That’s why layering is so important. It gives you options! If you’re not comfortable starting out being cold, wear something that’s easy to shed in the first 15 minutes of your activity. If you’re worried that you’re going to slow down too much (dropping your heartrate) and start to get cold, toss a light weight coat into your pack that you can put on to add another layer. Thin Houdini® style coats (I like the Parajax myself) are perfect for turning all your body heat back in on yourself and getting you warm again.
Protect the core
Finally, with all of these layering strategies, consider protecting the core of your body first. Your heart is the engine that drives blood to your extremities. If your core is cold, your body will tell your heart to not push as much of that warm blood away from the central organs and you’ll end up with cold fingers and toes. When deciding where to add layers, I always favor more on my core versus other parts of my body. That doesn’t mean you should neglect your legs (people love quilted running skirts, and I need to buy one sometime soon), but you can approach your layering strategy differently for each part of the body.
I’m not going to spend much time talking about extremities, except to say that layering can also be key for fingers and toes. I will often wear a thin pair of gloves and then use an over-mitt to cover them when it’s extremely cold. This gives me options for removing and adding layers as I need to throughout an activity. Toes are a bit more complex, as adding and removing socks can be difficult in the cold. I would always start with a good merino wool sock as a base and then experiment from there. There are also some overshoe options and leg gaiters that can serve the same layering purpose.
Layering on a budget
One of the beauties of being active outside is that you can do it solo and on the cheap. All of this layering talk may sound daunting, especially when you start checking prices on merino wool layers. But there’s a lot that you can do without breaking the bank. I never want it to feel like being active in the winter is only an option for people with financial means. I think that everyone should be able to be outside as much as they want, even if you need to be a little more creative.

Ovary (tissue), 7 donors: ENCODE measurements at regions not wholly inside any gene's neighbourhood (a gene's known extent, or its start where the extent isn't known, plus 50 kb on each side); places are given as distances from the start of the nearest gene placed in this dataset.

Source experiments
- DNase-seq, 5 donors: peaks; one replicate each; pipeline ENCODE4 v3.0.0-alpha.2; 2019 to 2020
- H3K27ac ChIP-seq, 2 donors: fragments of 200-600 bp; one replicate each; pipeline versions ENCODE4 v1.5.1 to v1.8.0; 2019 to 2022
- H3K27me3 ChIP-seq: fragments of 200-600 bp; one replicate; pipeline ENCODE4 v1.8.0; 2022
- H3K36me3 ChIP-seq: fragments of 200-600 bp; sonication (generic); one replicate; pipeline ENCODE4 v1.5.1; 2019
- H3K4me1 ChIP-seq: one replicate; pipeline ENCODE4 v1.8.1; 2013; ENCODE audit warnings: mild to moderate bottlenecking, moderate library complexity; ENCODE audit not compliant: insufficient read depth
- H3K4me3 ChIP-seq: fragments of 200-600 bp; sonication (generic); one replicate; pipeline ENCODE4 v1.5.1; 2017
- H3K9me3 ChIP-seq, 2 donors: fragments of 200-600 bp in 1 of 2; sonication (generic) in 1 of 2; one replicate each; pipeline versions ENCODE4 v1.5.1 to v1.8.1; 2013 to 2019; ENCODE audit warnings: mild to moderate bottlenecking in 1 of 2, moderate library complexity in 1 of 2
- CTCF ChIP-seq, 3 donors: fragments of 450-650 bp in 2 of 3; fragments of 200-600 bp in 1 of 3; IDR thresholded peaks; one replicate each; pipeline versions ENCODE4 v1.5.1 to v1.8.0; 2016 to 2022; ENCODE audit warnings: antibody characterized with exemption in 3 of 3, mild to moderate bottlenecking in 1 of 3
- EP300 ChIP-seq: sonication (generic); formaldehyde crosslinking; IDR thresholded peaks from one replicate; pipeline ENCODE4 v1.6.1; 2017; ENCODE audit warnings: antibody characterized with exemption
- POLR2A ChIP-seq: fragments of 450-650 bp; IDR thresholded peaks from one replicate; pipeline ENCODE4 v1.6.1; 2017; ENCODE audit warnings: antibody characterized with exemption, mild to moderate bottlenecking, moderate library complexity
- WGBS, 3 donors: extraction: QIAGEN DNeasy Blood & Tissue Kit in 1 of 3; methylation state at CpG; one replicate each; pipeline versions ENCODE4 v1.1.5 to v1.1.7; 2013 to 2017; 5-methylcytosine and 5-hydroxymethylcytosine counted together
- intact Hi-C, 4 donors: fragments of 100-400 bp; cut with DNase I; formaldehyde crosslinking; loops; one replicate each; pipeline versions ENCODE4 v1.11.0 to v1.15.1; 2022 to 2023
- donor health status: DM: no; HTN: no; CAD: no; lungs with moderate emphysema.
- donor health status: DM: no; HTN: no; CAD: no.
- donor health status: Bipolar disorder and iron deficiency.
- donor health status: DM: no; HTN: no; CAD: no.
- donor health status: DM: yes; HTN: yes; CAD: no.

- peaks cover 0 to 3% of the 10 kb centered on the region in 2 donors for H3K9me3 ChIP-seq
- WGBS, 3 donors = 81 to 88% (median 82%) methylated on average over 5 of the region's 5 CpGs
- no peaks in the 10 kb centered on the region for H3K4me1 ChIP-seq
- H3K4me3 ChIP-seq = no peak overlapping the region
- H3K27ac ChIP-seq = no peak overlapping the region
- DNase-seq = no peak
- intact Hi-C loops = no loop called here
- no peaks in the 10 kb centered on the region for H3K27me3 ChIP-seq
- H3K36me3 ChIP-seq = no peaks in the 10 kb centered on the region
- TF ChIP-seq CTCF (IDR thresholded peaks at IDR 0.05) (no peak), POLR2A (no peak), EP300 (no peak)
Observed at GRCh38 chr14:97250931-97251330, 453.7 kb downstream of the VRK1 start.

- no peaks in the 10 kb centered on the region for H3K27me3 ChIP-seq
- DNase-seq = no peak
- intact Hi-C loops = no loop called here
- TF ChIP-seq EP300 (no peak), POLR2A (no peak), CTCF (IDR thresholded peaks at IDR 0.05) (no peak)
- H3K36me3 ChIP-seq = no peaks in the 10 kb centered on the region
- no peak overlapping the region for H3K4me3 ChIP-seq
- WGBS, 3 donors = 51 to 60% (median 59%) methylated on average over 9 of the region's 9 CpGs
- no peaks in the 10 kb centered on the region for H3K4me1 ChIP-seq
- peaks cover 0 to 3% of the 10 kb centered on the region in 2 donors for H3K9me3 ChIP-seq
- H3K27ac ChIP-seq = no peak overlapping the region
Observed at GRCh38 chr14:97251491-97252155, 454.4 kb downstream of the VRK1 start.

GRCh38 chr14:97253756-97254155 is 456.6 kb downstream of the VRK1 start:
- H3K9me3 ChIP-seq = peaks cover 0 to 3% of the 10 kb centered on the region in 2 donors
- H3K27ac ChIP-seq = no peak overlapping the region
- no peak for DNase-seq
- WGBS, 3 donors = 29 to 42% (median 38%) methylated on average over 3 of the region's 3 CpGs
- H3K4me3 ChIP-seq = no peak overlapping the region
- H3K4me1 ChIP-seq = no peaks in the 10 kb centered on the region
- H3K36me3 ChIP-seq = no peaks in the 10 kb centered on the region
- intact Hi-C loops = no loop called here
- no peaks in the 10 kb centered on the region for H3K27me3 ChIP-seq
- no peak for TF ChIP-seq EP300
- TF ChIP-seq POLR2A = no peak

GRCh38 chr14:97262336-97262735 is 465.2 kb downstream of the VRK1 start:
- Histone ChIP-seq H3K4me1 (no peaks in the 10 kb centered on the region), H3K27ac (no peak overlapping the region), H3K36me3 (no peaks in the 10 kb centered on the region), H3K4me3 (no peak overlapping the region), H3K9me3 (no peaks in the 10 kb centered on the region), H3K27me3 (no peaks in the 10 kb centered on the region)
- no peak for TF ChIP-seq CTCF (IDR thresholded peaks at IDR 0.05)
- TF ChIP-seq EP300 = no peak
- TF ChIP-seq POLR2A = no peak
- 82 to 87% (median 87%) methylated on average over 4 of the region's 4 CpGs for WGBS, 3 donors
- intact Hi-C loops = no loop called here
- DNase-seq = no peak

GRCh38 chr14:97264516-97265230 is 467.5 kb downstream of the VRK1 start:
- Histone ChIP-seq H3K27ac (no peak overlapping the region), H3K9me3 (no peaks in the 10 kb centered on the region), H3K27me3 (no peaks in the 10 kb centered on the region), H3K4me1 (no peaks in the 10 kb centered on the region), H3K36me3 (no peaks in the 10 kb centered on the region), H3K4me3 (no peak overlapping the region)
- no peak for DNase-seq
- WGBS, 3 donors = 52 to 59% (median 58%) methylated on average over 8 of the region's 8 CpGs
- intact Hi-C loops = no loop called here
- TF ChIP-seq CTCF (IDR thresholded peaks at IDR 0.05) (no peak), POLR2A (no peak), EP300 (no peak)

Despite its shortcomings when running in the summer, cotton t-shirts can be quite warm in winter time. Layer a couple of t-shirts under a simple sweatshirt or hoodie and you can withstand some very cold temps while running. If that’s still not warm enough, just keep adding cotton shirts until you get to where you feel best. The same goes for pants. There’s nothing wrong with wearing shorts under a pair of pants to help keep those regions warmer. If you have old socks you can cut the ends off and use them as arm and calf warmers as well.
If you’re lacking in the glove department a cheap pack of latex or nitrile gloves make an awesome vapor barrier for your hands. Despite ending a little wet, your fingers will stay nice and toasty. The same goes for your feet. Some bread bags under your socks will keep heat in and help your toes stay warm. Though, use caution with vapor barriers for long duration events (4+ hours) as you can end up keeping your hands and feet wet for longer than is healthy for the skin.
The main point here is to get creative with layering. Take a look at whatever is in your closet, and you can probably find enough things to keep warm and still be active all winter long. You don’t need to go out and spend tons of money on expensive wool layers right away. Do what you can in the meantime and eventually you’ll decide which pieces are the best to invest in for your body and your activity.
The key is to get out there and enjoy as much of the outdoors as you can, no matter the weather.